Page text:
If you’re not sure how to explain where babies come from (and it’s all but inevitable your child will ask), purchase an age-appropriate book to smooth the discussion. You should also reassure your child that the baby is safe and comfortable while in the womb and will emerge when he or she is big and strong enough to do so. Older children, on the other hand, should be told that a baby is on the way at least 4 months before the actual delivery. If they hear this information from others first (e.g., overhearing a conversation between relatives) they will feel hurt and “left out.” As such, it’s a good idea to talk to an older child before you share news of your pregnancy with friends and relatives.

Once your child knows you’re expecting, include him in preparations for the baby, such as deciding which toys and clothing to buy him or her. (You may also ask your older child if he has any old toys he wants to donate to the new baby, but be mindful to avoid pressuring him.) When you talk about the baby, use collaborative language to emphasize your child’s role as a valued older sibling; i.e., refer to the baby as “our baby” rather than “the baby.”

Managing the Delivery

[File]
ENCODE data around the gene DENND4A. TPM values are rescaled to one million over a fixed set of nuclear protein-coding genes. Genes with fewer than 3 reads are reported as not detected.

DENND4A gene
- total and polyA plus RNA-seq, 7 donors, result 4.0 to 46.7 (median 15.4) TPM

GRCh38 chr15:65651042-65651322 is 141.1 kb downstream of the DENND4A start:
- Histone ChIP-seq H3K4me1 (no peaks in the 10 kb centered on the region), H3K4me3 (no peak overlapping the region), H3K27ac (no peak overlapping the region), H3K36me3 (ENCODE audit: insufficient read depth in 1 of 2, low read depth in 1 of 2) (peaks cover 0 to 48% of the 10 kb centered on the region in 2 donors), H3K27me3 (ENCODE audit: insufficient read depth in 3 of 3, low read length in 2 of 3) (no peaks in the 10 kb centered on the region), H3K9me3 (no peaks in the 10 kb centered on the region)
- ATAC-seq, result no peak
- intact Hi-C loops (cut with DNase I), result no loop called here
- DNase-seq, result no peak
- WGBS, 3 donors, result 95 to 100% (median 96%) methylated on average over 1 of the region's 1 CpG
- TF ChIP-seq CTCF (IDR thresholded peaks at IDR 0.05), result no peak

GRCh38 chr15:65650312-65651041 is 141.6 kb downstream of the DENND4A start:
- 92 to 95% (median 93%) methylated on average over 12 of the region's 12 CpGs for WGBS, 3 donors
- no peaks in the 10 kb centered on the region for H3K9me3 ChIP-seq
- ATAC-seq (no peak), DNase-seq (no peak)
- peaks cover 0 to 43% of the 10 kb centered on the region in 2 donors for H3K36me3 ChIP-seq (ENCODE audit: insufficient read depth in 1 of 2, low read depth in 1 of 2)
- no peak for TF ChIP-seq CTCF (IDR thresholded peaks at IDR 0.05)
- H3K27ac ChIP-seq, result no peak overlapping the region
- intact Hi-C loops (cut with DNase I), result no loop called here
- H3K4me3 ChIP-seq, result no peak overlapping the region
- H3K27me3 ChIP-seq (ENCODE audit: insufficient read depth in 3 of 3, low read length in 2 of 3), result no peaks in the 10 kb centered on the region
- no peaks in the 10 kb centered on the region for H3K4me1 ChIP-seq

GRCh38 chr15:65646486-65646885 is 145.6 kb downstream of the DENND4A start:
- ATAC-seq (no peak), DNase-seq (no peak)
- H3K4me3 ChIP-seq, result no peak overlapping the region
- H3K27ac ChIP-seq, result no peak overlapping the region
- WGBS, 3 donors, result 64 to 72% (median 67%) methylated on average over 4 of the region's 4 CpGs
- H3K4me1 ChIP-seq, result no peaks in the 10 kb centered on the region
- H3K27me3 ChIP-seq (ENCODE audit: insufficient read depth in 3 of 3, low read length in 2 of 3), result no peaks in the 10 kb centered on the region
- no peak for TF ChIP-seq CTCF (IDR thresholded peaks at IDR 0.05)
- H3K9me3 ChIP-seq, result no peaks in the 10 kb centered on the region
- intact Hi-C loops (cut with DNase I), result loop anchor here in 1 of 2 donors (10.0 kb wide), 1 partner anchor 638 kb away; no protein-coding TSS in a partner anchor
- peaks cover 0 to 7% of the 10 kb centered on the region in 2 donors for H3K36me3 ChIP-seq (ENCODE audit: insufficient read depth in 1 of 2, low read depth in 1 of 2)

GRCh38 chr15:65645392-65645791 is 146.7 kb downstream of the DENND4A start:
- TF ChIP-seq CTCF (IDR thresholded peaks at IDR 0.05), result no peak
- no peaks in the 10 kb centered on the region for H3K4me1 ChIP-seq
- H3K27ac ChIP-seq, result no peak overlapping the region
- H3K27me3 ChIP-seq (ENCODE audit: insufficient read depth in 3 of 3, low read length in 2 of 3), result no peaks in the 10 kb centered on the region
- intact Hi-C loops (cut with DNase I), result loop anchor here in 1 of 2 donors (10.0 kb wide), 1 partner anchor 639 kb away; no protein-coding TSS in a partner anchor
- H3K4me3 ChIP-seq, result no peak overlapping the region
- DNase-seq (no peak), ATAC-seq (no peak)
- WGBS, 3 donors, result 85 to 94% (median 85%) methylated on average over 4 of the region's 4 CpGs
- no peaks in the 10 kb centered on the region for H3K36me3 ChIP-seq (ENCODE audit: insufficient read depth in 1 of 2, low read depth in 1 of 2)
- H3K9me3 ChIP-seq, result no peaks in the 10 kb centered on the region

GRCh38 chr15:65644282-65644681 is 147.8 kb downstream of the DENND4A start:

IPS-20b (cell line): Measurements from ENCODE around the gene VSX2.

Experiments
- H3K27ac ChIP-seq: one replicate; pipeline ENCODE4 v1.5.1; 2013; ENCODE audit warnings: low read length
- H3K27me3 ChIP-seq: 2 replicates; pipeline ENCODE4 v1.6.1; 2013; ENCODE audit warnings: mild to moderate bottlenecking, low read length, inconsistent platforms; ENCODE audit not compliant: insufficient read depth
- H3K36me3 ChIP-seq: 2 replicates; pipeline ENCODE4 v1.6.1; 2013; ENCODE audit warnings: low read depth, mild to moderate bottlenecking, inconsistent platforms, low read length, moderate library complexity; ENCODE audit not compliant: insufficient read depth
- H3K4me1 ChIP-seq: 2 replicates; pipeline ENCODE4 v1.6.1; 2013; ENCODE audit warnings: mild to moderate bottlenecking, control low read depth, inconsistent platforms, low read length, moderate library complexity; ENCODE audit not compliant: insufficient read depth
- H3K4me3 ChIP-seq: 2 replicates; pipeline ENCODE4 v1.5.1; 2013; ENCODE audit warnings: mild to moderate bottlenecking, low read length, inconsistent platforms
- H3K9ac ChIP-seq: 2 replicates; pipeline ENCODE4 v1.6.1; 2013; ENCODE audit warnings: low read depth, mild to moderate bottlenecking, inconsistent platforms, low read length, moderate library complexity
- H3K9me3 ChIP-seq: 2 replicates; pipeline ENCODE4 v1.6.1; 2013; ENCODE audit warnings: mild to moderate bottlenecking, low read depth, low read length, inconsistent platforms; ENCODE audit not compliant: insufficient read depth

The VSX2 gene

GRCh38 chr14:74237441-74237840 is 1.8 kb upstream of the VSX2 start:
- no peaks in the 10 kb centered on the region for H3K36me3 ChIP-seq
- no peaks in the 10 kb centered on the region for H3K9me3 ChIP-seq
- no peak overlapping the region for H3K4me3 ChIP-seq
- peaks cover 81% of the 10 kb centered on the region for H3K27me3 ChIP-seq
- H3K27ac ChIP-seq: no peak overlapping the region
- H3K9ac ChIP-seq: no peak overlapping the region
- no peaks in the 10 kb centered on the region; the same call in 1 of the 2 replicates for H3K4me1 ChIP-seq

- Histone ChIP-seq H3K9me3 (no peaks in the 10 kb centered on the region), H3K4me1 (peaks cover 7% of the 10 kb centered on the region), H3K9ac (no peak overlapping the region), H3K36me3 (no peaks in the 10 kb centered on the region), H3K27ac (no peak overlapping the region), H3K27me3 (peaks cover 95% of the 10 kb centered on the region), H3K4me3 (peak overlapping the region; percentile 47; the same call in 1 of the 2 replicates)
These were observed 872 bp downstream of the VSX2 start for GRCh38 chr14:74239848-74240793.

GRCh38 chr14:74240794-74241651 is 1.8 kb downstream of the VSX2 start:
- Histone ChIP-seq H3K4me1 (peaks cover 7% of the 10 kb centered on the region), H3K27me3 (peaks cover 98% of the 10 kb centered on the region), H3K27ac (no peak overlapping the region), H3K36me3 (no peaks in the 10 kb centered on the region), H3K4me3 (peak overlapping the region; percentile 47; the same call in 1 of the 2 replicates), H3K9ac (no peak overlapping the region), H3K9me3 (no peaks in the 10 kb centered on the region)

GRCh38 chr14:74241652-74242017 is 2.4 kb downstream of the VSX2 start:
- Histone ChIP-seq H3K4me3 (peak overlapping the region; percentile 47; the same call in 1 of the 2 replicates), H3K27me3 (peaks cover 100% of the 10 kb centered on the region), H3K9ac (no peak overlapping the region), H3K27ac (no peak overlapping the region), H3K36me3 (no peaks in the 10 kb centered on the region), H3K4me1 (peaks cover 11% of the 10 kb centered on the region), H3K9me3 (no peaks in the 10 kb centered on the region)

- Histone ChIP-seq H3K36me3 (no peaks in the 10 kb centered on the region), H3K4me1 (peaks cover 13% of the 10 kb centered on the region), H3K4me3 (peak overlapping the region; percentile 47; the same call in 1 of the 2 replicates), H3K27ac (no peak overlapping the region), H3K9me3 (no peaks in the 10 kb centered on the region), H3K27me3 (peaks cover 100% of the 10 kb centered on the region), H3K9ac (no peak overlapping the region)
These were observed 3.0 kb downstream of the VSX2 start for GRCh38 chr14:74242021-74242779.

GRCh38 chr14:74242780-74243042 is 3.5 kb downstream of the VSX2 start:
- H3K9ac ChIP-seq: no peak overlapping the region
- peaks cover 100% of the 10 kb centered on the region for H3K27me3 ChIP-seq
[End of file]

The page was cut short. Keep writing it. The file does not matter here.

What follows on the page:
You should have a plan in place for who will take care of your child (and make sure that your child is aware of this plan) well in advance of your new baby’s birth. You should also make arrangements for your child to visit you and the new baby while you’re both in the hospital. Emphasize to your child that someone will be there at all times to look after him, and prepare him for the fact that his mother is likely to be tired and weak when he visits for the first time. Tell him that this is normal and nothing to worry about, and let him know that if you’re unable to give him as much attention as he wants, it’s not intentional in any way. And of course, never force your child to visit or see the baby if he’s not yet ready to do so.


How Can Parents Encourage Their Older Child to be Gentle with the New Baby?

If your child is enthusiastically anticipating having a new playmate, he may handle his infant sibling roughly without intending to cause harm (particularly if he’s too young to understand his own strength or exercise fine motor control). For example, he might push the baby while attempting to play tag or cover him with a blanket during a game of hide-and-seek. For this reason, it’s essential to educate your child and make sure his initial encounters with the new baby are safe and supervised.